Job was a righteous man the Book of Job says in the opening chapter and verse. (Job 1:1) But was he really? It seems that Job was very well regarded in his community, taking a prominent place (at the gate where the wise men sat). Job thought he was righteous and believed that everyone saw him that way too: as a righteous man above reproach. (Job 32:7-17)
Job was also a very wealthy man. He had a large family. He was proud of his good fortune, which he believed was the result of his righteous living. He even offered sacrifices for his children in case they sinned. (Job 1:5) Job may have been one of those people who think their children are perfect; but just in case they sinned, he wanted to get a jump on it.
Before Job’s world is turned upside down, he might have been the kind of person who lives in a house in the suburbs with a white picket fence. The kind of person who has a perfect wife and perfect children who got good grades, and got along with each other and always did the right things in their parents’ eyes.
Job may have been the kind of person who followed the rules and listened to his parents and other authorities growing up. He was a probably a disciplined athlete who followed his coaches’ direction and was the kind of student teachers love. If we were alive today, he would have gone to a good college and gotten a good job. He wouldn’t smoke or drink. He would go to church on Sunday and would live a good and secure life.
Job was probably the envy of all who knew him, and he might have been insufferable because of it. It seems Job was righteous, at least compared to others. He was also righteous in his own eyes. As a result, Job viewed the world through the lens of his own self-righteousness.
Job viewed the world through the lens of his own self-righteousness
Job reminds me of the kind of person who was good and proud of it. Job believed that his goodness was the source of all the good things he accomplished and acquired in his life. Job believed in God, of course, like a good Catholic or Protestant Christian. Job would have been a good American, a self-made man, equal parts proud of good living and proud of the wisdom of his belief in God. He might have been a proud patriot too, if he was alive today.
Scripture is clear, however, that no man is righteous before God. (Romans 3:10) None! Job may have been righteous compared to other people, but no one can stand up to God on his own merit.
Jesus eliminated all doubt on the subject when he said, “No one is good but God.” (Mark 10:18) To bring that point home, Jesus challenged the holy men of his day (men like Job) saying: it’s not enough to refrain from murder – you sin when you are angry at your brother, insult him and call him a fool (Matt. 5:21-22); and it’s not enough to refrain from committing the act of adultery – you commit adultery in your heart when you lust after a woman (Matt. 5:27-28).
Then Jesus really got down to the bottom line: if you really want to be good, then don’t just be just (Matt. 5:38) – be merciful and gracious and loving:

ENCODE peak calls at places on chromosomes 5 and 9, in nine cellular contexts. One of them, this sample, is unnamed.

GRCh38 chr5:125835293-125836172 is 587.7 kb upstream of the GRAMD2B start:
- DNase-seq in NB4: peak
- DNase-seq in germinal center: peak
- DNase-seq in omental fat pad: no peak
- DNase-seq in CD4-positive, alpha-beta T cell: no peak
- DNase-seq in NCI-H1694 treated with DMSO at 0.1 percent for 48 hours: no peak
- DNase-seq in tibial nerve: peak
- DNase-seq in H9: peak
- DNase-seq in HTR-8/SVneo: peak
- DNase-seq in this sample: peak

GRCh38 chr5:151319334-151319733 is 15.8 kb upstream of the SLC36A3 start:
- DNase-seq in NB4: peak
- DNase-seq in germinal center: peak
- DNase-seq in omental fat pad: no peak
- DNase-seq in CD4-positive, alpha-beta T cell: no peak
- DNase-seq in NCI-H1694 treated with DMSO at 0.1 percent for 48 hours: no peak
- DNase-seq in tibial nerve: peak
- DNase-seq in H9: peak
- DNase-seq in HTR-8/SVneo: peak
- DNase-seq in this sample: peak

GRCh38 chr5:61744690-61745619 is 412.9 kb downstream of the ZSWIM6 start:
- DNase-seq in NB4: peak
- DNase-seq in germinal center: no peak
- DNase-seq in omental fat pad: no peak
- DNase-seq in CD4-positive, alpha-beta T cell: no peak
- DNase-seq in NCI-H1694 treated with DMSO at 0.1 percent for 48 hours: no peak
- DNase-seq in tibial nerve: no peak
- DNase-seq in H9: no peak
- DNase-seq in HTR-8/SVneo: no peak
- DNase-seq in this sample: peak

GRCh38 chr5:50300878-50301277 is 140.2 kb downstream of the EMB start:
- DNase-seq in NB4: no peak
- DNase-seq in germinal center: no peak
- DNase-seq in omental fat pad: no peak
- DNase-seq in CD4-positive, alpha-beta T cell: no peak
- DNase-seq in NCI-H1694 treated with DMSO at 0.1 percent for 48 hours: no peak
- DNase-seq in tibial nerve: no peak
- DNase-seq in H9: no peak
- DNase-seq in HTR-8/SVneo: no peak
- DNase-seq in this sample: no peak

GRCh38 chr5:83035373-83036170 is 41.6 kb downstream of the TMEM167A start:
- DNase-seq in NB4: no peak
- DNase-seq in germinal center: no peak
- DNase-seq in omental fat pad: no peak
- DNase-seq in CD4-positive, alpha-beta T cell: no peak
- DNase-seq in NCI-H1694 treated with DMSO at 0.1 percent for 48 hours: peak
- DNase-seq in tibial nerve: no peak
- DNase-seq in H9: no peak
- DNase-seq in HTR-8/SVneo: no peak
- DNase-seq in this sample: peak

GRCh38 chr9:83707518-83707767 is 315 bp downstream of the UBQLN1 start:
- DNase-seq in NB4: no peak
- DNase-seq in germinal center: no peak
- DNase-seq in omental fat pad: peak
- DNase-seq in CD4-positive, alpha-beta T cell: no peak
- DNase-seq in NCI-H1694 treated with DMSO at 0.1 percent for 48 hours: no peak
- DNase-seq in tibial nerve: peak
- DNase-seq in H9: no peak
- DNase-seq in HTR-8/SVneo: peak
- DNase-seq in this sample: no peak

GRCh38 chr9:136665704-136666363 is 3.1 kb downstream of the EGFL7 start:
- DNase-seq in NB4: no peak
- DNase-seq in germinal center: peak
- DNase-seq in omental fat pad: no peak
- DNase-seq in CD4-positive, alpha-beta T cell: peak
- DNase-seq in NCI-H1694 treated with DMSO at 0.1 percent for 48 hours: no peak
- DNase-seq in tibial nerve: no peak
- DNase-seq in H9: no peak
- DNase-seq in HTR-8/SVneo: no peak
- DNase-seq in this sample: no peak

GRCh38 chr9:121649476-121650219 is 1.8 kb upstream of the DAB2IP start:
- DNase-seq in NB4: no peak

“[I]f anyone slaps you on the right cheek, turn to him the other also. And if anyone would sue you and take your tunic, let him have your cloak as well. And if anyone forces you to go one mile, go with him two miles. Give to the one who begs from you, and do not refuse the one who would borrow from you.” (Matt. 5:39-42)
If you really want to be good, then don’t just love your family, friends and people who are good to you:
“‘Love your enemies and pray for those who persecute you, so that you may be sons of your Father who is in heaven. For he makes his sun rise on the evil and on the good, and sends rain on the just and on the unjust. For if you love those who love you, what reward do you have? Do not even the tax collectors do the same? And if you greet only your brothers, what more are you doing than others? Do not even the Gentiles do the same? You therefore must be perfect, as your heavenly Father is perfect.'” (Matt. 5:44-48)
The statement in the first chapter and verse of Job, then, needs to be taken with a grain of salt. It isn’t true. It can’t be true, because we know that no man is righteous before God, but that statement sets the stage for the entire Book of Job. Maybe it isn’t meant to be taken as true. Maybe it is meant to clue us into the way Job viewed himself.
(In other articles I take that statement more seriously, because God said it, but I think, ultimately, there is some truth to the notion that Job was righteous compared to other people. Certainly, though, his righteousness could not stand up to God’s righteousness.)
Job’s view of himself as a righteous man colored Job’s view of the world. His belief that he was righteous defined who he thought he was. He attributed all of his success to it.
As we will see in the next blog post, Job viewed others through the lens of his own self-righteousness. We see this in his friends the mirror in the advice they gave to to Job the mirror image of the advice Job had given others.
Now that the tables were turned, Job and his friends would come to realize how cold and hollow that advice really is, and they would come to see God in a different way.
We tend to think that all of the misfortunes of other people are brought on by their own bad decisions, bad actions and bad living, but that isn’t always the case. We tend to think our good fortunes are the result of our good decisions, good actions and good living, but that isn’t necessarily true either.
I will pick this up and carry it forward in Job: When the Tables Are Turned Part 2.